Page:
A few notes before we get to the part of the episode everyone wants to talk about. Firstly, for a man whose body has been optimised through cybernetics, the hunting CEO sure does seem to have crappy aim. It wasn’t even like Kougami was much further than 10 metres away from him whenever he took a shot, and yet all he could do was severely injure a couple of walls. Secondly, I like how the first time Kougami is shot is when he was too busy posing dramatically after shooting the robo-dog. He probably couldn’t move as fast after pulling that pose. I had a go, and I’m pretty flexible, and I can see how leaping into that position would more than likely pull a muscle in his thigh. Finally, I enjoyed Kougami getting headbutted. It’s such a refreshingly no-nonsense way of getting him to stay put.
Been struggling to work out where on earth to start with this post, so I’m going to rewind back to the very centre of what Psycho Pass is about. Psycho Pass does the standard cyberpunk trick of introducing a new technology into society that changes the way we think about something very fundamental to our being. In Ghost in the Shell (ooh look at me, comparing Psycho Pass to GITS again), the introduction of cybernetics tackles the idea of identity. For Psycho Pass, the Sibyl system choosing how we should act tackles the idea of self-determination. Or ‘free-will’ as I should probably call it, but I feel self-determination covers the ideas of choosing your career and your own life, rather than being an emotionless robot that saying you lack ‘free-will’ implies.
I can see why the promo material focuses on the Dominator so much now. It removes the burden of responsibility from the person shooting it. It’s the first time in the show I’ve felt having the gun make people ESPLODE feel justified. The contrast between the cops being unfazed by ESPLOSHUNS and how utterly broken Akane is by the idea of actually shooting someone by her own design is quite stark. When you think about the way the policing system is laid out, it’s done precisely to remove all sense of responsibility towards the victims on the part of the police. They quite literally hire criminals to do their thinking for them so they don’t have to dirty their minds with the grimy parts.
This is what the villain, Maikishima, was trying to get out of this experiment. For Akane to apprehend a criminal by her own choice rather than leave it up to the gun to decide, therefore absolve her of the responsibility. When you take a step back and look at the differences between the two guns, one might injure him or possibly kill him, while the other would make him ESPLOOODE! But it’s the fact that she has to make the choice that is what frightens her so much. If she shoots him without approval from the Dominator, she is officially a criminal under the Sibyl system. The story has been beating us with the idea that getting into the heads of criminals and criminology disrupts your hue, but this is a tangible example of that at work. It’s interesting how Sibyl can tell the difference between you shooting a Dominator versus a normal gun. That may be built into its systems already, but I’d say there’s a feedback loop at play too. Because Sibyl approves of shooting the Dominator, the person doesn’t feel like they’re doing anything wrong.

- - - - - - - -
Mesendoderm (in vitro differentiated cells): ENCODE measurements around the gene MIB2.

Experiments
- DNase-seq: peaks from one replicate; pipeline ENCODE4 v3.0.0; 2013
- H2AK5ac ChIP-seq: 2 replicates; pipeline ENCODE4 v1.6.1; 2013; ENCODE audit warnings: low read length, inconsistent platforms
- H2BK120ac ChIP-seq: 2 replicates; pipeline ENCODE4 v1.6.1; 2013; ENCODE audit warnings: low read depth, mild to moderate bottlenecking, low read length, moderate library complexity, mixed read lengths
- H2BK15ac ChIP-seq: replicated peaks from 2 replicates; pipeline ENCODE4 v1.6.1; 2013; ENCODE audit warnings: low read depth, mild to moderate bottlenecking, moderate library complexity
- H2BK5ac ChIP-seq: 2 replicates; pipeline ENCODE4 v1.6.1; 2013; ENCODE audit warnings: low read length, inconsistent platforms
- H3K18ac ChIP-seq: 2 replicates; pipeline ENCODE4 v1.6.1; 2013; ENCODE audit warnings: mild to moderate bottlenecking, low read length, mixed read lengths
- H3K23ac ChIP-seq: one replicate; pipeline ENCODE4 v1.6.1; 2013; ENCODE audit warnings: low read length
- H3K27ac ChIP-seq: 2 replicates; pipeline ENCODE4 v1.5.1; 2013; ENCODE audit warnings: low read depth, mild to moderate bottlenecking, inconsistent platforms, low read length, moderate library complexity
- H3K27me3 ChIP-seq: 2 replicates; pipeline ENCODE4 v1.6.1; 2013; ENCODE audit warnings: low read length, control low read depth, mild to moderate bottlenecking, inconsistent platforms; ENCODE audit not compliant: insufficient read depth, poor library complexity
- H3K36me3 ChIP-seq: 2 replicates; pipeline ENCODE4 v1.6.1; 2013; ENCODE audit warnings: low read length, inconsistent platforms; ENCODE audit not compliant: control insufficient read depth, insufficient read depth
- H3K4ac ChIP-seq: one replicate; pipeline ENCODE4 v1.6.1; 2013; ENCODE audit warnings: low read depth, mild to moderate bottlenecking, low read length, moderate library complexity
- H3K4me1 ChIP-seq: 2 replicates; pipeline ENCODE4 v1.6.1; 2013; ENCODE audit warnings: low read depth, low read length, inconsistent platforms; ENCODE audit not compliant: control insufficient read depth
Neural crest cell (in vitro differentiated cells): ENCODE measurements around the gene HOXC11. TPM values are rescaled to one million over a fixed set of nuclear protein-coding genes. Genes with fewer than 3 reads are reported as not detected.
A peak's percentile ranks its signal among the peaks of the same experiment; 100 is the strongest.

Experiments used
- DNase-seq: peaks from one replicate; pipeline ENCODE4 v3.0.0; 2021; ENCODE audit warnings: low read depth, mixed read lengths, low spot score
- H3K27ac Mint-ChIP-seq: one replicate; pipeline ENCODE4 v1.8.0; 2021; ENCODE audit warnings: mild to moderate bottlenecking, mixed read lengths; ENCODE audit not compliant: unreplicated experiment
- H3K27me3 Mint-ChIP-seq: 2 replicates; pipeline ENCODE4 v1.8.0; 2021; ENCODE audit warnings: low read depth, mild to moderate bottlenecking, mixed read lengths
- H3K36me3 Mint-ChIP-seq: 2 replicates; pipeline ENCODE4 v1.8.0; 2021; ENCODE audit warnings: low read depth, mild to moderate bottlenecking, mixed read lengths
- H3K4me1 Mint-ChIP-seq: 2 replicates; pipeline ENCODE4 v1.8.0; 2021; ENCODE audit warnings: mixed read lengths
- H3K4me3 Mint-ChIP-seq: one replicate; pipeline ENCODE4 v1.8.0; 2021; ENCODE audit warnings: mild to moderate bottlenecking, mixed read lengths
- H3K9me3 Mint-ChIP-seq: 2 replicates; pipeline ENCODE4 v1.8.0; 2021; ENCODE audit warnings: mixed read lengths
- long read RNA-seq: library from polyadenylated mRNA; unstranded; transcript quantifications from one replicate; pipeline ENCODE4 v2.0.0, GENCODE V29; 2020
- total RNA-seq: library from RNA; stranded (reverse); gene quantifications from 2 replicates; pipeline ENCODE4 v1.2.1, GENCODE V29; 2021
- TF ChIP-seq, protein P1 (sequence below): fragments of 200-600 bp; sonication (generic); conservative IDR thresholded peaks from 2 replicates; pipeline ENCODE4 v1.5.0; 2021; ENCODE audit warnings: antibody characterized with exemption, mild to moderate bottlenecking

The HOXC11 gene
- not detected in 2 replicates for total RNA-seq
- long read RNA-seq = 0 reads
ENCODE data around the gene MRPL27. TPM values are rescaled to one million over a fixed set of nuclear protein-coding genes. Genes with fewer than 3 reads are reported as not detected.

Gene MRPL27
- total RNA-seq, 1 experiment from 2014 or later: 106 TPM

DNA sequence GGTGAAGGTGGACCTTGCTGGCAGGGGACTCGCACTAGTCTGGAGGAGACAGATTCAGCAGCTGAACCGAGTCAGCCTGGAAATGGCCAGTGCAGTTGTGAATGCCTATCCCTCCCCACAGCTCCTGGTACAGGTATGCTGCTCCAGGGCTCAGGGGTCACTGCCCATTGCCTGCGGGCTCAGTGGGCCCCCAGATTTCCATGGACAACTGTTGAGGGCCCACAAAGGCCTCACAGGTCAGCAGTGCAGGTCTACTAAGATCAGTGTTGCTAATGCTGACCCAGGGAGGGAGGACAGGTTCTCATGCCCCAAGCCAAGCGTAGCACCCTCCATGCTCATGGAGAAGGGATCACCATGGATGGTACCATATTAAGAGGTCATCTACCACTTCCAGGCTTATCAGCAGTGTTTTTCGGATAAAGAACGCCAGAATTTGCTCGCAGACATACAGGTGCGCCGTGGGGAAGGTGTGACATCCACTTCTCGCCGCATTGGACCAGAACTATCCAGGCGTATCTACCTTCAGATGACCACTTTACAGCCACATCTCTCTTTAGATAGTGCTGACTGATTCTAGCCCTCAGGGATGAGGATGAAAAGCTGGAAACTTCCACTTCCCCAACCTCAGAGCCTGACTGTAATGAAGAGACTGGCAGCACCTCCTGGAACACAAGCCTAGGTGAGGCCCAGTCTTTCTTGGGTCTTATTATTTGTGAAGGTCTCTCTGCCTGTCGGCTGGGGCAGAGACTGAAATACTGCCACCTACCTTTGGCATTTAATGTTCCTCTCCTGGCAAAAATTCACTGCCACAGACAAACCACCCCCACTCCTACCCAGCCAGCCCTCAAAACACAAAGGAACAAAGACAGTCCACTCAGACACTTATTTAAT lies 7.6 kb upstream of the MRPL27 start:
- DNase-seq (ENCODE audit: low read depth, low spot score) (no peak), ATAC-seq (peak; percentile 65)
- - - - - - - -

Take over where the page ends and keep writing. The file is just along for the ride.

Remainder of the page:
Even taking a step back from the actual themes at play here, the way the entire scene was shot was utterly fantastic. Makishima’s hue’s number dropping in inverse proportion to Akane’s mental fortitude gave the whole sequence this bum-tightening spiral of tension. I’d said in an earlier post that I didn’t want the Sibyl system to have an anomaly and be proved wrong, but the way it was used in this episode means I’m more than happy to let them go in this direction since it seems like they know full well what they’re doing. Even simple things, like having Makishima occupy higher ground than Akane, really helped the composition of the scene. Plus it didn’t pull any punches. Right at the moment it mattered most, Psycho Pass knew it was the right time to really hit us. If he didn’t slit the throat of Akane’s friend at that time, it would have essentially ruined the entire point of the scene. It’s about Akane’s feeling of utter uselessness without the Dominator making the decision for her.
It was one of those perfect moments of ramping tension where I only realised once it had ended that I hadn’t breathed for the entire thing. The point where he slit her throat made my entire body wince and contract. In a year where most of my favourite anime have been the more comedic and ridiculous types, it’s refreshing, in that ice-cold shower way, to have someone capable of writing something this grimdark in such a compelling fashion. I’d already written all my 12 days posts by the time I saw this, so I couldn’t give it a rightful spot. So it will have to settle for the unofficial 13th day.
Butcher Gen wishes you a Merry Christmas.